Near the end of Thursday night’s vice-presidential debate, Vice President Joe Biden said the following:
With regard to the assault on the Catholic Church, let me make it absolutely clear. No religious institution, Catholic or otherwise, including Catholic Social Services, Georgetown Hospital, Mercy — any hospital — none has to either refer contraception. None has to pay for contraception. None has to be a vehicle to get contraception in any insurance policy they provide. That is a fact. That is a fact.
VP Biden may well believe this, but it is not true. In February HHS finalized the regulations mandating the inclusion of contraception in employer-provided health plans and exempting houses of worship, but not religious universities, hospitals and charities. At the time the Administration announced its intent to accommodate other religious employers, but no such accommodation has been forthcoming. This is because creating such an accommodation is difficult. Some religious institutions self-insure, so shifting the obligation to insurers would not do the trick (and it’s not clear HHS has the authority to impose such a requirement anyway). In March, HHS issued an Advance Notice of Proposed Rulemaking and postpone enforcement of the existing rules against religious employers, but did not detail any regulatory change that would effectively relieve objecting religious institutions from paying for contraception. This is one reason why there are over two-dozen lawsuits against the contraception mandate pending in federal court.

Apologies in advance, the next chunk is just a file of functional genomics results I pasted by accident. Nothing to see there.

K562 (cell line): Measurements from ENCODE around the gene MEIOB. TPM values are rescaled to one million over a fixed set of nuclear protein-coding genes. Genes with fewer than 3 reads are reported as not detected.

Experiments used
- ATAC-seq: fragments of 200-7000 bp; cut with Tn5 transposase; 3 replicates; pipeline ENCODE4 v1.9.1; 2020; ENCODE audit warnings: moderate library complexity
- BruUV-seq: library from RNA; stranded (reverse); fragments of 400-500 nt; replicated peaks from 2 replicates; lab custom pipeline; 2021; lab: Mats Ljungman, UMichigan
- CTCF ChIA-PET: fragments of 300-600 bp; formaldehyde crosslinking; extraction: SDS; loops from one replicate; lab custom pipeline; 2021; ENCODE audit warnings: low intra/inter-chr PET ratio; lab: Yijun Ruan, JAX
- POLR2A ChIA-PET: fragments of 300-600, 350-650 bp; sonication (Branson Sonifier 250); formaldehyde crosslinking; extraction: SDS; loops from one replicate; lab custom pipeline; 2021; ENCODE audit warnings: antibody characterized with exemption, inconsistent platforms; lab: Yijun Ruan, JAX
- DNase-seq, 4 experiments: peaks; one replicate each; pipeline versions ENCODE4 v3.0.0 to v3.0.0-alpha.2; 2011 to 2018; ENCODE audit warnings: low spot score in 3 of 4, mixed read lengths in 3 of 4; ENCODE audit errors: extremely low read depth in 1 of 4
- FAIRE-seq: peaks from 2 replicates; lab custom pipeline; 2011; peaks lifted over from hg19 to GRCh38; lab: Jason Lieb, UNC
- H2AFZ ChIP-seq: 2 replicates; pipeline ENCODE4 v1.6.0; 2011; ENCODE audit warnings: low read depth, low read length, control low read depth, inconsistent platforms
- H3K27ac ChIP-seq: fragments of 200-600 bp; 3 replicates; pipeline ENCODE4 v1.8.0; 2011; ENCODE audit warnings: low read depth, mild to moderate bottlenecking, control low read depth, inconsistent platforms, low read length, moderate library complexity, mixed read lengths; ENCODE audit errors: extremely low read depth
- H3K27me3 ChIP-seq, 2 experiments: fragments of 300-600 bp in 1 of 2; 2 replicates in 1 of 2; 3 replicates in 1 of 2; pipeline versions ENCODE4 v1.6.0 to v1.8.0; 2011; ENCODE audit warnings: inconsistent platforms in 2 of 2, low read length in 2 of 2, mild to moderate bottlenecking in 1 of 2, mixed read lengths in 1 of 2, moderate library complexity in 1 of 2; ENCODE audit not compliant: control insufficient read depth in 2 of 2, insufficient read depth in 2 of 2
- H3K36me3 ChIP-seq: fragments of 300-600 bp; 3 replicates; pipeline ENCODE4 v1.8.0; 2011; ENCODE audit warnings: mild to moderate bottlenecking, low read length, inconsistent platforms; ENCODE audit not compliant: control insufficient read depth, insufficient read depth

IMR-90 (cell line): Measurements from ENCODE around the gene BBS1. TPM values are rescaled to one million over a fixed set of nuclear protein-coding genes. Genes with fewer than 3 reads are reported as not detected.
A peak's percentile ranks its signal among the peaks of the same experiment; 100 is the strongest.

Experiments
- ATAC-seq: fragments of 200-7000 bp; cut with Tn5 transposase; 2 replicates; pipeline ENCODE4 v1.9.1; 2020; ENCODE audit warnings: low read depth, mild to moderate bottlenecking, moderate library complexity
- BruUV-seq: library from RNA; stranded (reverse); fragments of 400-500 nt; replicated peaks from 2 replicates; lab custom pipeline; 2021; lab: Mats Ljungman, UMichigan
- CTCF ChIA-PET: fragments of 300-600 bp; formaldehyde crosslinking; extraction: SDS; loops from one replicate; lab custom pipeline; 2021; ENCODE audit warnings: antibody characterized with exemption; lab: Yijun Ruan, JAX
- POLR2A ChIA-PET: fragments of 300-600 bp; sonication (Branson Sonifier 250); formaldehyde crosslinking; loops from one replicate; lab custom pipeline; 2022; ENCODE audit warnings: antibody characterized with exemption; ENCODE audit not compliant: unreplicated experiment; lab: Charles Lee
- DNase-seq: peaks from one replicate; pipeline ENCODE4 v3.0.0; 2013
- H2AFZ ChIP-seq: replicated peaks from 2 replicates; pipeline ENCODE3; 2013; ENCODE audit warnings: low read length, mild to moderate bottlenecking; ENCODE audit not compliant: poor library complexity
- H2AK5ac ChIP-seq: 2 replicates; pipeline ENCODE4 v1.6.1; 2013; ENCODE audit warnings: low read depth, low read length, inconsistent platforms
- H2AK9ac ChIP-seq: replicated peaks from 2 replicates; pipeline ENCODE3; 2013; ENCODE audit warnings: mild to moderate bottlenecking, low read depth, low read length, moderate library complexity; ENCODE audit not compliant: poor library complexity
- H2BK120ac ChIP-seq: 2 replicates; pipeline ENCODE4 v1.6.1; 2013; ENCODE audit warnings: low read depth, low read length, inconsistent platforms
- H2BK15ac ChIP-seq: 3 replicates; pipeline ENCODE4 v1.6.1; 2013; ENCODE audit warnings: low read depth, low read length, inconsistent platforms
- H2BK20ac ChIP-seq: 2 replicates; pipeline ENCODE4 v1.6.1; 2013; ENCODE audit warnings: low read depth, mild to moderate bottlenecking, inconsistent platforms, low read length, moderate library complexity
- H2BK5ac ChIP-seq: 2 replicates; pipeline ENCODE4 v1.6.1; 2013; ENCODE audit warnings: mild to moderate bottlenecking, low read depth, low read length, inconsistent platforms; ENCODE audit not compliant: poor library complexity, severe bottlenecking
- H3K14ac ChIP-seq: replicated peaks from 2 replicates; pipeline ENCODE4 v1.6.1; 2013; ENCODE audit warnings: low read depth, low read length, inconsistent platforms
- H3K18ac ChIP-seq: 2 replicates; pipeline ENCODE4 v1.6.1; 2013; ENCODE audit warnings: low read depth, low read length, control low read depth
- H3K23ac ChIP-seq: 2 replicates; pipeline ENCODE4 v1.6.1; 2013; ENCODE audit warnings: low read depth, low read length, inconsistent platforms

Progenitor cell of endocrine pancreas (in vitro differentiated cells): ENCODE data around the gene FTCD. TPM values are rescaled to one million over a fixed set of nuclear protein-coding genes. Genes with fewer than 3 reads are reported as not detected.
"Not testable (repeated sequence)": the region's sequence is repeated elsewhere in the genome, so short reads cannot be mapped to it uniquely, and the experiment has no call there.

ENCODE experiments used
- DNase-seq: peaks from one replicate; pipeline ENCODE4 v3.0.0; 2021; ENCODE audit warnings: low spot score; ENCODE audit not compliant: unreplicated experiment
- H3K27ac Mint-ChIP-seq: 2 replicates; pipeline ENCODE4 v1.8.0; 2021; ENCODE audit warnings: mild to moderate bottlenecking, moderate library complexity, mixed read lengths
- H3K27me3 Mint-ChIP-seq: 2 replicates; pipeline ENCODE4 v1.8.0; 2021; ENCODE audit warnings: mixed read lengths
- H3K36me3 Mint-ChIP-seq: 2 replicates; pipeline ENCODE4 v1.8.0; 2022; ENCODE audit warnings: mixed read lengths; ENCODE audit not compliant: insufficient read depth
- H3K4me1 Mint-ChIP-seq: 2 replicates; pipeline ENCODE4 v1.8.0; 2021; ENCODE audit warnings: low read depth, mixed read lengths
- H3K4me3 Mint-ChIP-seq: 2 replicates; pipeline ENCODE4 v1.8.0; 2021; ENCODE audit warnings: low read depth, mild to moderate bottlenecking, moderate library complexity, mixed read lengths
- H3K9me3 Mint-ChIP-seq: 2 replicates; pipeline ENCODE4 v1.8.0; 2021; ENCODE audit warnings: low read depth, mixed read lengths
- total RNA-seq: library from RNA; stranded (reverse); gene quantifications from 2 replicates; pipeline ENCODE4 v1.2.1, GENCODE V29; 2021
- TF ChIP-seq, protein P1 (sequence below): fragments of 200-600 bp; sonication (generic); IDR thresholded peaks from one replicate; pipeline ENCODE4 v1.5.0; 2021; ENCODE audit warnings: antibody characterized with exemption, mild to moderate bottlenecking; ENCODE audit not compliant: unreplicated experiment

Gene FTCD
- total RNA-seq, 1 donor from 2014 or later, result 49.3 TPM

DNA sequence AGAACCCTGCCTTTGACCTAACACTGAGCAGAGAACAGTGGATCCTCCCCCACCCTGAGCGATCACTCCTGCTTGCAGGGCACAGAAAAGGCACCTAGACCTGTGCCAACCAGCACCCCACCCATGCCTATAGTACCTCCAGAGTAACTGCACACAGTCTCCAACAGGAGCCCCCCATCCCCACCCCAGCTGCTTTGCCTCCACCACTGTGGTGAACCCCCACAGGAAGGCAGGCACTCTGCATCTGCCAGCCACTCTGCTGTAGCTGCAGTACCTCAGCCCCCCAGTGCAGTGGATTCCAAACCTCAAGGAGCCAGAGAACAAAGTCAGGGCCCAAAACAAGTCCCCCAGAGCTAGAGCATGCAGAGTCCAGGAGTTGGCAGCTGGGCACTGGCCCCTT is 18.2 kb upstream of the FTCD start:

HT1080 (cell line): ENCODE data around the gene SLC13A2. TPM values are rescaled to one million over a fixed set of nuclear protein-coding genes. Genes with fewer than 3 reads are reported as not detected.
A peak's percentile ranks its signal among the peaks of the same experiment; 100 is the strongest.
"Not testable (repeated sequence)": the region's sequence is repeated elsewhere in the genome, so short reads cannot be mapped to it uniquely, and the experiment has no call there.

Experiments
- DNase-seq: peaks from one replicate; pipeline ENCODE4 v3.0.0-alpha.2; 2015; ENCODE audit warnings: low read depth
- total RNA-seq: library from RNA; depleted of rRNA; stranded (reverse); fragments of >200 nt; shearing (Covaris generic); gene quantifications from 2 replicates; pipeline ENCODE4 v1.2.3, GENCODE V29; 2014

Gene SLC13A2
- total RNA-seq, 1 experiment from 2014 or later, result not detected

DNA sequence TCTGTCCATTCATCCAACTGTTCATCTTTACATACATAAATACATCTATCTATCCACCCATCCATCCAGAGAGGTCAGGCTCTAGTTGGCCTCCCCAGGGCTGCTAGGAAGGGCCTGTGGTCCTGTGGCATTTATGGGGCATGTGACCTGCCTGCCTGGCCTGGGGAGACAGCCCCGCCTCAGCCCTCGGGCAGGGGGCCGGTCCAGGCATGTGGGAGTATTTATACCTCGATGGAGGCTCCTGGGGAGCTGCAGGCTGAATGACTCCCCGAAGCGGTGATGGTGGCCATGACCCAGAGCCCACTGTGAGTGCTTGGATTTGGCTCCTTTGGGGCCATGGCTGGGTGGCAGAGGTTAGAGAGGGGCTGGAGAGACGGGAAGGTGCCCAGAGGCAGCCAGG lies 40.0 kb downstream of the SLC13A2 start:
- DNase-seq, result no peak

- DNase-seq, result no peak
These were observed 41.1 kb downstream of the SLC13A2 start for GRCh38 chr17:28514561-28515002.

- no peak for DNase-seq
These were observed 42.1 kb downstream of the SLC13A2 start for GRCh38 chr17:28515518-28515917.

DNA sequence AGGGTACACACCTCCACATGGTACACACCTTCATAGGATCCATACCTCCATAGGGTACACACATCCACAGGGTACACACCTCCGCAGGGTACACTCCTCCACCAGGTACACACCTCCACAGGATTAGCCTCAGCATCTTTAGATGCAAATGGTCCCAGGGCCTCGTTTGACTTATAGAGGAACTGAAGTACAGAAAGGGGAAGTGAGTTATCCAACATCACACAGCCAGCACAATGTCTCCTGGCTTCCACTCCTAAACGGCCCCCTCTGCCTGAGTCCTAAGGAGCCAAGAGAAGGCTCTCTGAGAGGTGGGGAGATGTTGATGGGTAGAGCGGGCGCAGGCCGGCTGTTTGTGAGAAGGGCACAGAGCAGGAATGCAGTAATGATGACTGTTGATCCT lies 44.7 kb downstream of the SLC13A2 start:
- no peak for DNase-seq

UPDATE: The U.S. Conference of Catholic Bishops also disputed Biden’s statement. As noted in the comments, the best defense of Biden’s statement is that religious institutions are not today obligated to pay for contraception, but that’s only because the regulation is not yet being enforced. Biden articulated the stated Administration policy, but that policy is not the law — and that policy has not even been embodied in a proposed regulation, let alone a final rule. Contrary to Biden’s claim, the regulation on the books — promulgated by his administration — does apply the contraception mandate to “Catholic social services, Georgetown hospital, Mercy hospital,” and other objecting religious institutions.
I should also add, as I’ve noted before, that I think the First Amendment objections to the contraception mandate are far less serious than those based on the Religious Freedom Restoration Act (RFRA). If the mandate falls in court, it will be due to RFRA.
FWIW, back in March I noted one way to increase access to contraception without imposing a mandate on religious employers would be to make more forms of contraception available without a prescription. Some religious groups might not like this, but such a change would eliminate any potential burden on religious practice.
MORE: Georgetown’s Berkeley Center for Religion, Peace and World Affairs has a useful site with links to relevant documents and essays.